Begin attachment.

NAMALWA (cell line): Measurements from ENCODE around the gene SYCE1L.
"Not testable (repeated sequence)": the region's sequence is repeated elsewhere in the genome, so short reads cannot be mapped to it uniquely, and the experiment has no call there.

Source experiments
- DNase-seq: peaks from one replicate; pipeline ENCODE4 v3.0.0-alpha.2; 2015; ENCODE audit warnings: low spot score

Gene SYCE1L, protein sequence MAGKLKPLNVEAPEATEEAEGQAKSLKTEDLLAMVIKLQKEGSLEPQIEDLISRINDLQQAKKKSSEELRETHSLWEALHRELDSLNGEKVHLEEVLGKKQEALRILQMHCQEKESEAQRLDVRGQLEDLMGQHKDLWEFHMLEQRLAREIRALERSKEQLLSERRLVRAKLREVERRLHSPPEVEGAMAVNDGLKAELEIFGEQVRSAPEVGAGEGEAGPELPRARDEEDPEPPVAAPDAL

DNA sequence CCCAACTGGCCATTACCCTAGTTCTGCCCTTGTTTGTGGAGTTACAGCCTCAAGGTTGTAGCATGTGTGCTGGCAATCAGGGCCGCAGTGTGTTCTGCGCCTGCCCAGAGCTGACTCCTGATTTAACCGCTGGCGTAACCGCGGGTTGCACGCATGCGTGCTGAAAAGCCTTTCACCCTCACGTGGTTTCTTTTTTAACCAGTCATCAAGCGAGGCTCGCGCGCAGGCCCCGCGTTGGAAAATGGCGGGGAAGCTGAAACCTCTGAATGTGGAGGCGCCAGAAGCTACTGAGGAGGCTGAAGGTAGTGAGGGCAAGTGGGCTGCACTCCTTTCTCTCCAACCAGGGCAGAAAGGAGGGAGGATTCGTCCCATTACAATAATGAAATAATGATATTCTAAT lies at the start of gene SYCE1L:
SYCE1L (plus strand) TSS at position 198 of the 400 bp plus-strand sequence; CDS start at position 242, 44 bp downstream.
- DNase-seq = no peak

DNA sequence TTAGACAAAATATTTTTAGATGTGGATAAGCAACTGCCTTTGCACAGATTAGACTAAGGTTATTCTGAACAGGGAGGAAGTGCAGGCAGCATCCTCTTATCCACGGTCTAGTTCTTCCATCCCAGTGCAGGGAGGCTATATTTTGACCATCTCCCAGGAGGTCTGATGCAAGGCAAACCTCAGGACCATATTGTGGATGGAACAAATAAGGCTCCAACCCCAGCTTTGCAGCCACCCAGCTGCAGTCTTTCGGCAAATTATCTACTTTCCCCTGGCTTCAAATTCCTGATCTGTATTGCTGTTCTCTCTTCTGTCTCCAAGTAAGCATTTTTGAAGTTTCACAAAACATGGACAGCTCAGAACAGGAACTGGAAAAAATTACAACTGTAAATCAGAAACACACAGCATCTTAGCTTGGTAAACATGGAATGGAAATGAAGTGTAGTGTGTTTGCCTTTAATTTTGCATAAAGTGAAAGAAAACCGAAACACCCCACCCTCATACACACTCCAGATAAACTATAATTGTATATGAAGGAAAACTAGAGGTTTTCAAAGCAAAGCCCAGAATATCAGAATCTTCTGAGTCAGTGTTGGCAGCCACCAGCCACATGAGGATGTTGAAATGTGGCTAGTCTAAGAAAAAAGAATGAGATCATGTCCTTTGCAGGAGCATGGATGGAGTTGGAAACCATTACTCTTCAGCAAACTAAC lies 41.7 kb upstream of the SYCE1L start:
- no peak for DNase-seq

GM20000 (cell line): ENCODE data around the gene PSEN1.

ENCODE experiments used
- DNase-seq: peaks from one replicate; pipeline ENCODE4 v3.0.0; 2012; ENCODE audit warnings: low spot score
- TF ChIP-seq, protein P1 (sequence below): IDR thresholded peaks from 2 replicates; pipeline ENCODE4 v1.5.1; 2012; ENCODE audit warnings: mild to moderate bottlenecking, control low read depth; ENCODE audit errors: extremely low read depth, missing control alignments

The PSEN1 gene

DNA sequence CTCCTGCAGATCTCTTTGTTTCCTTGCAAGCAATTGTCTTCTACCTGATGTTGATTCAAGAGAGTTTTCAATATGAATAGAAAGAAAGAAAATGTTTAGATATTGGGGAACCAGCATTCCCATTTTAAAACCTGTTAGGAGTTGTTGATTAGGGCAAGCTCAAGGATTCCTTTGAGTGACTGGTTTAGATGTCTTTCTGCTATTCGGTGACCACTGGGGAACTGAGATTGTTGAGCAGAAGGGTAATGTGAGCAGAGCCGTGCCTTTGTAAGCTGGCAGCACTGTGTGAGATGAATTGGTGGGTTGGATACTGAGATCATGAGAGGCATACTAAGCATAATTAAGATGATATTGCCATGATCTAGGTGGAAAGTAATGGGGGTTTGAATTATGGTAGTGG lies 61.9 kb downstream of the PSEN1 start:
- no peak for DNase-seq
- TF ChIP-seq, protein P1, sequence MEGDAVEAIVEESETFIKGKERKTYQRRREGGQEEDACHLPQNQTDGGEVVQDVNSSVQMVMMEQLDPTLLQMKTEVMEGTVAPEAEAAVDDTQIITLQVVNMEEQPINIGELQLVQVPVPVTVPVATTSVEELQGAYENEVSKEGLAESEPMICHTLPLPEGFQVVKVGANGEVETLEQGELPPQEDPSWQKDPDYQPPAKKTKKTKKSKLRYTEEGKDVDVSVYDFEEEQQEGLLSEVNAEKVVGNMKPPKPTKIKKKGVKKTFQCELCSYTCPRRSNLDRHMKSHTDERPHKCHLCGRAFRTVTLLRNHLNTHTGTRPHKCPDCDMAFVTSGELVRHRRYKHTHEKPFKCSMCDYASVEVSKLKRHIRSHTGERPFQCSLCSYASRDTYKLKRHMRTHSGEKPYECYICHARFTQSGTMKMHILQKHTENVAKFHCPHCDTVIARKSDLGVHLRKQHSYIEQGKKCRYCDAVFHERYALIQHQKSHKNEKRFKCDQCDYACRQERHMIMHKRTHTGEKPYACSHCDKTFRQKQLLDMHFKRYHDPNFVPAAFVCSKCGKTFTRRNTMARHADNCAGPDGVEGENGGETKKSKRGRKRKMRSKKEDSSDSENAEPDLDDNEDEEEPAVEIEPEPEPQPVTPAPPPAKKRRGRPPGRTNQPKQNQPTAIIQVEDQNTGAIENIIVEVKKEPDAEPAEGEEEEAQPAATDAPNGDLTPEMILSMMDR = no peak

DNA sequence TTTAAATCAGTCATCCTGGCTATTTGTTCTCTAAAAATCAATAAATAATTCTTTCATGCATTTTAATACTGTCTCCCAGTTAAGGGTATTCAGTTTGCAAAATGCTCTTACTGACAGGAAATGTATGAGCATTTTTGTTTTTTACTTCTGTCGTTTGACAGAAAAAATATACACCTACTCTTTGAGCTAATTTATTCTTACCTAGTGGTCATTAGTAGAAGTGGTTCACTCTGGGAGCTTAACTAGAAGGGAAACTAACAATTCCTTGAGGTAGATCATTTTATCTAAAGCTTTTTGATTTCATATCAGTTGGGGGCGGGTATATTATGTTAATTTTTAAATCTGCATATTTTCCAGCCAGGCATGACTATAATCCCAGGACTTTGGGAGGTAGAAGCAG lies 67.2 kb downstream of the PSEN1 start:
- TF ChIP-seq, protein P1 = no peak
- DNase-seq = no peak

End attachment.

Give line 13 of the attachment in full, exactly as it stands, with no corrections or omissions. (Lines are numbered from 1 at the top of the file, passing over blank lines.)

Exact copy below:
- DNase-seq: peaks from one replicate; pipeline ENCODE4 v3.0.0; 2012; ENCODE audit warnings: low spot score